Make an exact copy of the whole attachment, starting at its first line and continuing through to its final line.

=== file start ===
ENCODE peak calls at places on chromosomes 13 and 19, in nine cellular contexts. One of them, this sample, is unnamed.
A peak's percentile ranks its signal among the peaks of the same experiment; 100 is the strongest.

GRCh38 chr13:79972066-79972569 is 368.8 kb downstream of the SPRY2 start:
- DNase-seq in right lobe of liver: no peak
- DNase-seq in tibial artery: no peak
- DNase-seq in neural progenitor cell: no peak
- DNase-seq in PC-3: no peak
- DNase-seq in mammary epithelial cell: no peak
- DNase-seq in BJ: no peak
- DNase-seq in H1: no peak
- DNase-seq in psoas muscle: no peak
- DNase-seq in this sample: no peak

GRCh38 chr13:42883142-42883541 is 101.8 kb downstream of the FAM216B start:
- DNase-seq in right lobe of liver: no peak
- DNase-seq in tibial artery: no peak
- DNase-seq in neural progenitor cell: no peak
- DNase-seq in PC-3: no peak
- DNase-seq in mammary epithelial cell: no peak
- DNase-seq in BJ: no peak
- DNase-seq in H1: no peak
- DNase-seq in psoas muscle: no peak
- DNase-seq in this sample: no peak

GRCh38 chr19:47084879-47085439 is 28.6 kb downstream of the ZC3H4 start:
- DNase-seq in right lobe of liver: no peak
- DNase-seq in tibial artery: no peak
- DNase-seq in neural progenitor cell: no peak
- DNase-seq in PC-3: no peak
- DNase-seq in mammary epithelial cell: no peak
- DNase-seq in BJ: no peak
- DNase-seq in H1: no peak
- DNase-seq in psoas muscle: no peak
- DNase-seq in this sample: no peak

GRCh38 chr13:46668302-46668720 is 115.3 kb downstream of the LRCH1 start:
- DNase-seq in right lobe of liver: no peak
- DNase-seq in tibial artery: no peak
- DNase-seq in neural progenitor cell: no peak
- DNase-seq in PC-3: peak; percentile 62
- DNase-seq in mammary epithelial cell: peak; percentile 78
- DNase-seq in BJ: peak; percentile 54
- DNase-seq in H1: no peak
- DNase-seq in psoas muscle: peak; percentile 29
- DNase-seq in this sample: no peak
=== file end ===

ENCODE peak calls at places on chromosomes 13 and 19, in nine cellular contexts. One of them, this sample, is unnamed.
A peak's percentile ranks its signal among the peaks of the same experiment; 100 is the strongest.

GRCh38 chr13:79972066-79972569 is 368.8 kb downstream of the SPRY2 start:
- DNase-seq in right lobe of liver: no peak
- DNase-seq in tibial artery: no peak
- DNase-seq in neural progenitor cell: no peak
- DNase-seq in PC-3: no peak
- DNase-seq in mammary epithelial cell: no peak
- DNase-seq in BJ: no peak
- DNase-seq in H1: no peak
- DNase-seq in psoas muscle: no peak
- DNase-seq in this sample: no peak

GRCh38 chr13:42883142-42883541 is 101.8 kb downstream of the FAM216B start:
- DNase-seq in right lobe of liver: no peak
- DNase-seq in tibial artery: no peak
- DNase-seq in neural progenitor cell: no peak
- DNase-seq in PC-3: no peak
- DNase-seq in mammary epithelial cell: no peak
- DNase-seq in BJ: no peak
- DNase-seq in H1: no peak
- DNase-seq in psoas muscle: no peak
- DNase-seq in this sample: no peak

GRCh38 chr19:47084879-47085439 is 28.6 kb downstream of the ZC3H4 start:
- DNase-seq in right lobe of liver: no peak
- DNase-seq in tibial artery: no peak
- DNase-seq in neural progenitor cell: no peak
- DNase-seq in PC-3: no peak
- DNase-seq in mammary epithelial cell: no peak
- DNase-seq in BJ: no peak
- DNase-seq in H1: no peak
- DNase-seq in psoas muscle: no peak
- DNase-seq in this sample: no peak

GRCh38 chr13:46668302-46668720 is 115.3 kb downstream of the LRCH1 start:
- DNase-seq in right lobe of liver: no peak
- DNase-seq in tibial artery: no peak
- DNase-seq in neural progenitor cell: no peak
- DNase-seq in PC-3: peak; percentile 62
- DNase-seq in mammary epithelial cell: peak; percentile 78
- DNase-seq in BJ: peak; percentile 54
- DNase-seq in H1: no peak
- DNase-seq in psoas muscle: peak; percentile 29
- DNase-seq in this sample: no peak